ROCHESTER, Minn., March 16 (UPI) -- Some breast cancers are still detected as a palpable lump rather than through mammographic screening, U.S. researchers say.
Patients who presented with palpable tumors -- those detected as a result of breast complaint or during examination -- had larger tumors and were at a more advanced stage at diagnosis. The women who underwent annual mammographic screening had the lowest rate of palpable presentation.
Dr. Amy C. Degnim of the Mayo Clinic in Rochester, Minn., said the data suggested clinical breast examination and breast self-examination should continue to play a role in detecting breast cancer.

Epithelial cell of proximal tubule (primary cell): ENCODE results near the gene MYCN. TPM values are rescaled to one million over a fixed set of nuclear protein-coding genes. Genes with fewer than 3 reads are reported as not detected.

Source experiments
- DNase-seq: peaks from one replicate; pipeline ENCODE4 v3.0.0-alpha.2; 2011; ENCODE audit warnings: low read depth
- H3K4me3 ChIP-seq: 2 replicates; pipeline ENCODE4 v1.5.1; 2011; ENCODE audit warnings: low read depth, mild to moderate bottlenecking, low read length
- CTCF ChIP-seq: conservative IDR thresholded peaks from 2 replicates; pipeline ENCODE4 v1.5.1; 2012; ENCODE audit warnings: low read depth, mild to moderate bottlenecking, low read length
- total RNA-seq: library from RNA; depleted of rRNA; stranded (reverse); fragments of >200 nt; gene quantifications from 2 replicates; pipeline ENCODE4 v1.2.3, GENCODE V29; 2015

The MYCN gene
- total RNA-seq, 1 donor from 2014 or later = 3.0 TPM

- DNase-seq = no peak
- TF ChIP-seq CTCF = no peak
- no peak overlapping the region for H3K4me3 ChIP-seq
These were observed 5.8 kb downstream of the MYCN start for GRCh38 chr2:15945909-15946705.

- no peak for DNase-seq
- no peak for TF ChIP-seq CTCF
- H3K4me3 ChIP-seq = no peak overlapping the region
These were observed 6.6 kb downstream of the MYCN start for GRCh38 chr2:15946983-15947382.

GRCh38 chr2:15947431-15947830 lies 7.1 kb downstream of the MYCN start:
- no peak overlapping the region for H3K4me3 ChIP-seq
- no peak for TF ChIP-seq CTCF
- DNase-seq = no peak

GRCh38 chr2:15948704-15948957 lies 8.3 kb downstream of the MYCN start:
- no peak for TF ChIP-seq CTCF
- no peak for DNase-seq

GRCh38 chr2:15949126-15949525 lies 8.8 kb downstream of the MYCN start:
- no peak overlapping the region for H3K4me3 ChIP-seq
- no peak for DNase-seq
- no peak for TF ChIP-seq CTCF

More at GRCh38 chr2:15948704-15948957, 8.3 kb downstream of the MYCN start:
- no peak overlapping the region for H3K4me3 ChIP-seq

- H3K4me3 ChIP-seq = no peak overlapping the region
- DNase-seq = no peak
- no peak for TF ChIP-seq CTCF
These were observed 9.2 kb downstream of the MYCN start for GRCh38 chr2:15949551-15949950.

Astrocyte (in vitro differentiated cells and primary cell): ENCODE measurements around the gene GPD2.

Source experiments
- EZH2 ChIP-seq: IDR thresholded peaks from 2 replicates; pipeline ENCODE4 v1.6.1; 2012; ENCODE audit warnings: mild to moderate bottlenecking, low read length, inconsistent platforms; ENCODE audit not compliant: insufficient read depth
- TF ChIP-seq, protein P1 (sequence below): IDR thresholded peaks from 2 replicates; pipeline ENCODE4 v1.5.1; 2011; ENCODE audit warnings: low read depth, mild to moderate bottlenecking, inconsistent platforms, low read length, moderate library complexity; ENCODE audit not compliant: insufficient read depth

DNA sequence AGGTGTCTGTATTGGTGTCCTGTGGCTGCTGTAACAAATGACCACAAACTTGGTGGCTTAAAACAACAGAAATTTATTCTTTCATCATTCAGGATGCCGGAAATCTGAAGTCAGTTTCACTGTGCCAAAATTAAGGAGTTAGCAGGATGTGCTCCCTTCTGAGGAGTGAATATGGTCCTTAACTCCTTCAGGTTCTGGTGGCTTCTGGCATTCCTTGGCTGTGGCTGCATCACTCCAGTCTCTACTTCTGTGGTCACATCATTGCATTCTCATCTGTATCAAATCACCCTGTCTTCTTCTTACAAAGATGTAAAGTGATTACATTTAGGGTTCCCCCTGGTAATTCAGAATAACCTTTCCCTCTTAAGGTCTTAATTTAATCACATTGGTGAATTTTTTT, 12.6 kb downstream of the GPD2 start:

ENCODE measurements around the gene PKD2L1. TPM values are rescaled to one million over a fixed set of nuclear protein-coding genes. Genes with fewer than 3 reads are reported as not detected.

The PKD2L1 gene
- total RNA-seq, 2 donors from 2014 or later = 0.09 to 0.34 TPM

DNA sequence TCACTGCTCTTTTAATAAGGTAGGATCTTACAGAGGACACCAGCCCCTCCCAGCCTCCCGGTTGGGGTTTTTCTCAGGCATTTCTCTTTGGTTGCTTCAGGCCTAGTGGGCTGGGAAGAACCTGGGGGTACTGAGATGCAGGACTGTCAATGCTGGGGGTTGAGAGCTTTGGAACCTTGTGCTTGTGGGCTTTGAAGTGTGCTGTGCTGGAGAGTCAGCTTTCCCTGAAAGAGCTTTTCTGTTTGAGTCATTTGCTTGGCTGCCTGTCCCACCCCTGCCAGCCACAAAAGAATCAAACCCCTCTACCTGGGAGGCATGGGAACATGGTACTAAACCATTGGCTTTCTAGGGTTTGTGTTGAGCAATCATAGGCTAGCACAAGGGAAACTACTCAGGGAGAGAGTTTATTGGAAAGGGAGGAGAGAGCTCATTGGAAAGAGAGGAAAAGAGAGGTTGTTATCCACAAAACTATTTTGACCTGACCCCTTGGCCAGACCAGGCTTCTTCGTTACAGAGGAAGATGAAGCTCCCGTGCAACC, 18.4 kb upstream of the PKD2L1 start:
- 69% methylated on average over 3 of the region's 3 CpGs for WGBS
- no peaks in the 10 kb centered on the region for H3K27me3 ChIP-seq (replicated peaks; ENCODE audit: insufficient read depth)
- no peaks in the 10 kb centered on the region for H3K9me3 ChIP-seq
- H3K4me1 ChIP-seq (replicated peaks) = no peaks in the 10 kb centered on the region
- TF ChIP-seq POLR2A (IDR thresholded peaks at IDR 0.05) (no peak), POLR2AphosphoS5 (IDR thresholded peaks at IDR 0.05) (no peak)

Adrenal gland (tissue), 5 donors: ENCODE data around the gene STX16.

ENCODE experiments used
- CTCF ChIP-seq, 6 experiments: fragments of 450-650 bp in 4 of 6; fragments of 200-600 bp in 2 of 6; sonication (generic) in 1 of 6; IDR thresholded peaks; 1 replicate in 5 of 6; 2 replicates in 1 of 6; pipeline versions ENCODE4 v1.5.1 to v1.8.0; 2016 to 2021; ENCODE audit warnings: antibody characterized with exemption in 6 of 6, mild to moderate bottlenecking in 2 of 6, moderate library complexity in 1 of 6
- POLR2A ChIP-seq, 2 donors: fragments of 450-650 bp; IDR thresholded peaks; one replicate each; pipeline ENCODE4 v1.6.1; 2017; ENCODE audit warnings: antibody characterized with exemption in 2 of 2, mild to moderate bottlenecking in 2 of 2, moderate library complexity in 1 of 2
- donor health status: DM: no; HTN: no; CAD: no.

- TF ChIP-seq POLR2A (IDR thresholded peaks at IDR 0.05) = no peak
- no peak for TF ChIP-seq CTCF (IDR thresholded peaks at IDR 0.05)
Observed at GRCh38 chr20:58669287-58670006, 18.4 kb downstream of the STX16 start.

"We were a little surprised to find that the percentage of women with breast cancer who presented with a palpable lump hadn't changed much since 1990," Degnim said in a statement. "We found that 43 percent of breast cancers at Mayo Clinic Rochester in 2000 had a palpable presentation and most of the women had undergone some prior screening mammograms, but not always at the recommended annual interval."
A total of 115 women were in the 40-49 age group with 67 breast cancers identified by the patients or their doctors and 48 found by mammography, the study concluded.
The findings are published in the Journal of the American College of Surgeons.